Malvern, PA (PRWEB) September 26, 2012
The cost of homeowners insurance claims has been rising rapidly because of the combined effects of rising claim severity and increases in claim frequency, an Insurance Research Council (IRC) study of homeowners insurance claim trends found. From 1997 to 2011, the average claim payment per insured home* countrywide rose 173 percent, from $229 to $626. In 2011 alone, homeowners insurance claim costs per insured home increased 27 percent. Over the entire study period, the annualized rate of increase was 7.4 percent.
In the study, Trends in Homeowners Insurance Claims, the IRC examined separately claim trends for claims that were not related to catastrophic events and those that were related to catastrophic events. Trends in average claim severity (the average claim payment per paid claim) for both groups were similar in some respects. For both groups of claims, countrywide claim severity increased almost 200 percent and ended the 15-year period in 2011 with similar values—$8,077 for noncatastrophe-related claims and $7,553 for catastrophe-related claims. Significantly, however, the trend in catastrophe-related claim severity was much more volatile from year-to-year, with dramatic increases and decreases over the study period.
Trends in homeowners insurance claim frequency (the number of paid claims per 100 insured homes) were very different for the two groups of claims over the 15-year study period. The frequency of claims unrelated to catastrophic events fell substantially from 1997 to 2005 because of a variety of factors. Since 2005, however, noncatastrophe-related claim frequency has increased at an annualized rate of 2.9 percent. Catastrophe-related claim frequency, while much more volatile, remained fairly flat through much of the period.
The study also examined the relative importance of catastrophe-related claims as a factor in overall homeowners insurance claim trends and found that catastrophe-related claims played a significantly greater role in overall claim trends in the second half of the 15-year period. Catastrophe-related claims accounted for 25 percent of overall claim costs countrywide from 1997 to 2003, on average, but 39 percent of overall claim costs from 2004 to 2011.
“This report has significant implications for everyone involved with homeowners insurance,” said Elizabeth Sprinkel, senior vice president of the IRC. “Insurance companies face significant challenges in responding effectively to rapid growth in claim severity and increases in claim frequency, and in managing the volatility attributable to catastrophe-related claims. In addition, consumers will find it increasingly important to consider steps to control their personal exposure to risk and to mitigate the damages and costs associated with severe weather events.”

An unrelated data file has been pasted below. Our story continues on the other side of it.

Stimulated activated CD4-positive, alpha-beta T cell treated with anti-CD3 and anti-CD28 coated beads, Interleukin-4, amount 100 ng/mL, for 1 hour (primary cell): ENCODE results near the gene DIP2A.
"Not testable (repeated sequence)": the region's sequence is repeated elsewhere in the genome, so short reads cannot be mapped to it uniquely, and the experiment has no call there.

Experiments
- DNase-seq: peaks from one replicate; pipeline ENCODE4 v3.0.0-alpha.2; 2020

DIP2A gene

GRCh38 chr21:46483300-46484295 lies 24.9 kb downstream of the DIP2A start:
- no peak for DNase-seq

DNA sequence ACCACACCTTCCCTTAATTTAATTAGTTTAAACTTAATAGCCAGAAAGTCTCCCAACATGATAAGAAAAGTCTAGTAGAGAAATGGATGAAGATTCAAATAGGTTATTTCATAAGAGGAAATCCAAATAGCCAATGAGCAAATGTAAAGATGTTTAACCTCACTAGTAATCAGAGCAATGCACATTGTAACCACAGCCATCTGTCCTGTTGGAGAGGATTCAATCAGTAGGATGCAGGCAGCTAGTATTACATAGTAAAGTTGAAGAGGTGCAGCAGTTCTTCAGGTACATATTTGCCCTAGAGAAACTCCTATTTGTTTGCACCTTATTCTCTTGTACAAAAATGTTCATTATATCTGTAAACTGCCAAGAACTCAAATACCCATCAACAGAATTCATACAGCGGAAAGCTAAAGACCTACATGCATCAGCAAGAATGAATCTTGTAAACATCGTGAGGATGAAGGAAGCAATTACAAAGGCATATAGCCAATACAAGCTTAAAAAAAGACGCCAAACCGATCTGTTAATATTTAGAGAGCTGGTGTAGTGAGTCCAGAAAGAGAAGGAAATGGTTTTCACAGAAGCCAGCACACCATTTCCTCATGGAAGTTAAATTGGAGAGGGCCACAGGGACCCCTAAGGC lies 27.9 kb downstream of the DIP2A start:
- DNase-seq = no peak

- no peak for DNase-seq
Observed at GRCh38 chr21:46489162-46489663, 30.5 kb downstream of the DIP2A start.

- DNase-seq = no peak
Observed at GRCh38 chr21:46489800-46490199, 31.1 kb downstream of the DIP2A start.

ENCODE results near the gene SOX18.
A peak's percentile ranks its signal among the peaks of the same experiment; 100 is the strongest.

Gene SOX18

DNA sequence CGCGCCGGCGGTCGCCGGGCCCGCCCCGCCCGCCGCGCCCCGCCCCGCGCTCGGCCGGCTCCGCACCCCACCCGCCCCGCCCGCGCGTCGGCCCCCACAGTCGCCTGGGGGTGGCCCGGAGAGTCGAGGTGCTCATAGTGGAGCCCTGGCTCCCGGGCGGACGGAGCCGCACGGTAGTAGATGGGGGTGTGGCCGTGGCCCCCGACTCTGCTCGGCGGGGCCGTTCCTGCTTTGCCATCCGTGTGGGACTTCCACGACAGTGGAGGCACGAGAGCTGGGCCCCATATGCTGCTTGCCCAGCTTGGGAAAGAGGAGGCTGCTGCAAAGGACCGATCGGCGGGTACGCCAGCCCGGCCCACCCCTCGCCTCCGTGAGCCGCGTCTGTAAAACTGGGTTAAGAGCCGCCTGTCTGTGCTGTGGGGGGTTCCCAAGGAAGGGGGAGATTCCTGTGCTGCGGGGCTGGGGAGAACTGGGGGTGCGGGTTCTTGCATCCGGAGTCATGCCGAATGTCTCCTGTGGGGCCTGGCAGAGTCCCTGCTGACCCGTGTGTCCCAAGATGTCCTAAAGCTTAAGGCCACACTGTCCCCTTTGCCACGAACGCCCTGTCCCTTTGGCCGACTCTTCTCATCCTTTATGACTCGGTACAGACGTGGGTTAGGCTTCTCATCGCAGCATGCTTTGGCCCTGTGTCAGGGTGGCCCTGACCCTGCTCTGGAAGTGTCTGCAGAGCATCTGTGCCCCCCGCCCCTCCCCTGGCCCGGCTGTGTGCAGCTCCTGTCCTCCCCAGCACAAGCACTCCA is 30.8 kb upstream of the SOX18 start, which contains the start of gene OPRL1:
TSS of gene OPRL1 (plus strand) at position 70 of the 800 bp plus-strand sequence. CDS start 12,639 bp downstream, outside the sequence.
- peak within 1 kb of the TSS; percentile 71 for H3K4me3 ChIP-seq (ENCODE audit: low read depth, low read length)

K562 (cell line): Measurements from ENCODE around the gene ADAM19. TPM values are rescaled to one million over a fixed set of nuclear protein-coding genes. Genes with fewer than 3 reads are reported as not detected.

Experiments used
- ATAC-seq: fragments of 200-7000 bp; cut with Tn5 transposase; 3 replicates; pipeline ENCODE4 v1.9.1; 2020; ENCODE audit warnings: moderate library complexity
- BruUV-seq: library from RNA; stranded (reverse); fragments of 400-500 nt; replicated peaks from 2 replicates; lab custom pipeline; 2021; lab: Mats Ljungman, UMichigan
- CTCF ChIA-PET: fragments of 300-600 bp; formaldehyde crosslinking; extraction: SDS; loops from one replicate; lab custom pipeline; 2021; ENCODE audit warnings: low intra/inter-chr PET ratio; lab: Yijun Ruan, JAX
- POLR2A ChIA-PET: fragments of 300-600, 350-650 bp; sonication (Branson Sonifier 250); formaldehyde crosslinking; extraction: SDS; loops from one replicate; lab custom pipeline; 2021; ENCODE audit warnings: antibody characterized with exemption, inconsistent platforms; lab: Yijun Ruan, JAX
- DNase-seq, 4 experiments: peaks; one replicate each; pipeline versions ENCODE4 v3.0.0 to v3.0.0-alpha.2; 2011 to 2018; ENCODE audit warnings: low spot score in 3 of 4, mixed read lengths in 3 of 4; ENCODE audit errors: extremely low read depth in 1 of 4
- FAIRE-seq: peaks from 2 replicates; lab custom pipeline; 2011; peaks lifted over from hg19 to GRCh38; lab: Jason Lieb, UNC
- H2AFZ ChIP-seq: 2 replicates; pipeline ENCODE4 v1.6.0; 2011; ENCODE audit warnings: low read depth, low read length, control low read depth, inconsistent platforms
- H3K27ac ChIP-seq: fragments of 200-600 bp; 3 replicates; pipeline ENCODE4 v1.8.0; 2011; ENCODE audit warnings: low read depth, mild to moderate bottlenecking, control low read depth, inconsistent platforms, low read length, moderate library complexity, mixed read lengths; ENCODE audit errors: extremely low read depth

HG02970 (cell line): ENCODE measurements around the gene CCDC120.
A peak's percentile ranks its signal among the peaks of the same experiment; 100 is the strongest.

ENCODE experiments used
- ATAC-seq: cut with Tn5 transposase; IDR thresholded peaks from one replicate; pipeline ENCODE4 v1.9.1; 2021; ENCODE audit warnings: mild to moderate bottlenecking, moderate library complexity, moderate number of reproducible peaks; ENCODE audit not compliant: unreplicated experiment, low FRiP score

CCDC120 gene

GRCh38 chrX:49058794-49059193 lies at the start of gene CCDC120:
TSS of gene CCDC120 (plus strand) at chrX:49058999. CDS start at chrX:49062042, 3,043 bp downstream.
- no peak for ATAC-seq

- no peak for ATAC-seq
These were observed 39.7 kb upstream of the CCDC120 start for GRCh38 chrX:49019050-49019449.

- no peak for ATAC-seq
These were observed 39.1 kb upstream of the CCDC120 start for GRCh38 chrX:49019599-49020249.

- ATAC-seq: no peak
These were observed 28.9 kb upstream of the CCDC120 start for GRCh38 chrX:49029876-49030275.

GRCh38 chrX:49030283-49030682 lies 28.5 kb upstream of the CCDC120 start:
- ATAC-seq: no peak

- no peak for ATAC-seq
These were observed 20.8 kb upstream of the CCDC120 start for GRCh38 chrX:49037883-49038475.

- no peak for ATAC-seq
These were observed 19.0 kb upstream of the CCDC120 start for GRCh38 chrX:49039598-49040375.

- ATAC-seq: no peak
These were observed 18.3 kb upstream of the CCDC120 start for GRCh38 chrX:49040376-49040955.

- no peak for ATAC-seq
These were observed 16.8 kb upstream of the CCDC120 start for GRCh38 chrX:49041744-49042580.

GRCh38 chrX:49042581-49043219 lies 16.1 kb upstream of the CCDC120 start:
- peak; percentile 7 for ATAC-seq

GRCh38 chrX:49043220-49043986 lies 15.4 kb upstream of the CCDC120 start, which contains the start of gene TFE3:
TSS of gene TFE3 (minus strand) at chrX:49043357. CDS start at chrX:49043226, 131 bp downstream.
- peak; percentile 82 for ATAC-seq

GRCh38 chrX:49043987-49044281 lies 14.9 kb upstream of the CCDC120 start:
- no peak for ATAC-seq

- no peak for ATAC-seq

For the study, the IRC analyzed data from the Fast Track Monitoring System, representing approximately 50 percent of the homeowners insurance market countrywide. For more detailed information on the study’s methodology and findings, contact David Corum at (484) 831-9046 or by e-mail at irc(at)TheInstitutes.org. Copies of the study are available for $300 for an electronic version, or $400 for a printed copy. Visit the IRC’s website at http://www.insurance-research.org for more information.
NOTE TO EDITORS: The Insurance Research Council is a division of The Institutes. The Institutes are the leader in delivering proven knowledge solutions that drive powerful business results for the risk management and property-casualty insurance industry. The Institutes’ knowledge solutions include the CPCU designation program; associate designation programs in areas such as claims, risk management, underwriting, and reinsurance; introductory and foundation programs; online courses; research; custom solutions; assessment tools; and continuing education (CE) courses for licensed insurance professionals and adjusters through their CEU.com compliance unit.
The IRC provides timely and reliable research to all parties involved in public policy issues affecting insurance companies and their customers. The IRC does not lobby or advocate legislative positions. It is supported by leading property-casualty insurance organizations.